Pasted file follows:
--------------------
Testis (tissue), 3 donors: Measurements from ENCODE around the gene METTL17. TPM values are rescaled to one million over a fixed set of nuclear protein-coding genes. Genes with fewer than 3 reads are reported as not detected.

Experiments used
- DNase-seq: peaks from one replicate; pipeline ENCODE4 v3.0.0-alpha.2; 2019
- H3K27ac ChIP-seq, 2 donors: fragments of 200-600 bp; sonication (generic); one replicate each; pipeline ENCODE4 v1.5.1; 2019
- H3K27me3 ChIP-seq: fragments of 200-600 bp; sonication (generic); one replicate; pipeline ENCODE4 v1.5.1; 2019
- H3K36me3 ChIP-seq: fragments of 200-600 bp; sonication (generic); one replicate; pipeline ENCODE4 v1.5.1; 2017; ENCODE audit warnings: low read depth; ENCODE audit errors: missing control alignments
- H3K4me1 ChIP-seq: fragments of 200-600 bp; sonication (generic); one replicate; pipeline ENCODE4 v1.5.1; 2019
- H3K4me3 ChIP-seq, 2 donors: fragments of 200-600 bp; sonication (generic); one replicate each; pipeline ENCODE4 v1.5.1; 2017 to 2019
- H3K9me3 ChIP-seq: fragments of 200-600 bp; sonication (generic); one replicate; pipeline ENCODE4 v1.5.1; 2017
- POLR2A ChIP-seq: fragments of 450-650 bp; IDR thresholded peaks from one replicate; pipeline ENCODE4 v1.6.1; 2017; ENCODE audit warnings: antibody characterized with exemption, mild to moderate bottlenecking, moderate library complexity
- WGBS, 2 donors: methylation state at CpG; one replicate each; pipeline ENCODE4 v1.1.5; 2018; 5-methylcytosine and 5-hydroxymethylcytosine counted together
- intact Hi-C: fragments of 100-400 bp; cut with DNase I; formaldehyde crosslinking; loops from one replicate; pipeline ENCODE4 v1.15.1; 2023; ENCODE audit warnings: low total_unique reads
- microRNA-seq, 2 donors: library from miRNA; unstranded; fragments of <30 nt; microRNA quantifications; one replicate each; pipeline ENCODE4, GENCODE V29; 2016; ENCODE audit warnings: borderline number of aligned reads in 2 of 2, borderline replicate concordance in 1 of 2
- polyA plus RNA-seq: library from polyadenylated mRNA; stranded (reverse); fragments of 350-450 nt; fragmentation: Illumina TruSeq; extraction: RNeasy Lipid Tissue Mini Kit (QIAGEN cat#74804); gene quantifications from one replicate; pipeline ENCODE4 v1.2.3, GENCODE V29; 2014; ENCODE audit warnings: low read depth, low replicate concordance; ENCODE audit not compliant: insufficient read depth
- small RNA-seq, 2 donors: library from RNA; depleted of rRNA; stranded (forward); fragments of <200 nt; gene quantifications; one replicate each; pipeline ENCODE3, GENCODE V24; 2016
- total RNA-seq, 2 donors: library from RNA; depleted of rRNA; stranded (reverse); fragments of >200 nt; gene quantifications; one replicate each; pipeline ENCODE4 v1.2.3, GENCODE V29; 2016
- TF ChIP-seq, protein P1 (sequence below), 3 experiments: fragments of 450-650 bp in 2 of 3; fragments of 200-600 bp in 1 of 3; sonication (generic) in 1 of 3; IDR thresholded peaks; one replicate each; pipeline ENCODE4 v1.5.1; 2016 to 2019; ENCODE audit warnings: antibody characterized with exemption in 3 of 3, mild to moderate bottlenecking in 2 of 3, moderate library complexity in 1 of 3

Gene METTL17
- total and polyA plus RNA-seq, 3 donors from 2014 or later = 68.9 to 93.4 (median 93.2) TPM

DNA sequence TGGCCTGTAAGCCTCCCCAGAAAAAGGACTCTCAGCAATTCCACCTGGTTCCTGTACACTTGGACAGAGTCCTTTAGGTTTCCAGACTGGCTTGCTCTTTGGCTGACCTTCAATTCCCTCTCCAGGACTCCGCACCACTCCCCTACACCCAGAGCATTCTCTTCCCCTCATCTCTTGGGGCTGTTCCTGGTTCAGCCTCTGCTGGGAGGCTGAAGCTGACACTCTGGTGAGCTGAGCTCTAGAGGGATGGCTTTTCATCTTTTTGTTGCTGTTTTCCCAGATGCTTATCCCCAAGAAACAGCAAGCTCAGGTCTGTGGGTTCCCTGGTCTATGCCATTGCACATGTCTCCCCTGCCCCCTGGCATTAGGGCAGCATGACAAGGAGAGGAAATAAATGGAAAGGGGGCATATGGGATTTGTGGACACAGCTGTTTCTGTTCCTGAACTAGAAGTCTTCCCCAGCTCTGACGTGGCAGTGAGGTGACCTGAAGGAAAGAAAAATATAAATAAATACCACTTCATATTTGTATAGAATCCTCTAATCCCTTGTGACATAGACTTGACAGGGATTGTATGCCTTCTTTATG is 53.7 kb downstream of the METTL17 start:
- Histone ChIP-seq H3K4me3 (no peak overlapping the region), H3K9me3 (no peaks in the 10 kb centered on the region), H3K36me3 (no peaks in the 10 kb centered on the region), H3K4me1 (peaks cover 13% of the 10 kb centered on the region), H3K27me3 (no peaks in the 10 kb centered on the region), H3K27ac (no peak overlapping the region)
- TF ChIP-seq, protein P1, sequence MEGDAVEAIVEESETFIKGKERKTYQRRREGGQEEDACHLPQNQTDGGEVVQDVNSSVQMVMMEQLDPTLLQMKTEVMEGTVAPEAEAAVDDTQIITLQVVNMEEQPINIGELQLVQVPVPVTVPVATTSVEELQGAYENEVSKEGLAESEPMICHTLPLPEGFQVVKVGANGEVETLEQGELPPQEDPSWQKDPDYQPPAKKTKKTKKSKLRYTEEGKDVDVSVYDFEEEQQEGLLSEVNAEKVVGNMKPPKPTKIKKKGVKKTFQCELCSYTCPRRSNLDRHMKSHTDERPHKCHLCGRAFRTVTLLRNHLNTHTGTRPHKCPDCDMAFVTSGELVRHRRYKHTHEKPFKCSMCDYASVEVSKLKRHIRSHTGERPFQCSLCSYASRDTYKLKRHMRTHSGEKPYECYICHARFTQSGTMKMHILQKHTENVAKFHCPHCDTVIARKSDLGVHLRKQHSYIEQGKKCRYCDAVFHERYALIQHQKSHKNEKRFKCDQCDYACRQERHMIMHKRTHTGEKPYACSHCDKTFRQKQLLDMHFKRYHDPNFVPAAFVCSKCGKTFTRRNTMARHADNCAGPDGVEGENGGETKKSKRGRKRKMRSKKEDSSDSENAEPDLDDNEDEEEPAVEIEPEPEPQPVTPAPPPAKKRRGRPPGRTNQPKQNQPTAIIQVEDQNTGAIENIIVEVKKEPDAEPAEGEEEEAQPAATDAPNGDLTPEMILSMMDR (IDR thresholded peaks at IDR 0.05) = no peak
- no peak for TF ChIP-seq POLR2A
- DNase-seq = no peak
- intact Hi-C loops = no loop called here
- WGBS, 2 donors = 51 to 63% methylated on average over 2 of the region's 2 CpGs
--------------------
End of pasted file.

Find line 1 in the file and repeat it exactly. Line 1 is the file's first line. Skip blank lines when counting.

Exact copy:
Testis (tissue), 3 donors: Measurements from ENCODE around the gene METTL17. TPM values are rescaled to one million over a fixed set of nuclear protein-coding genes. Genes with fewer than 3 reads are reported as not detected.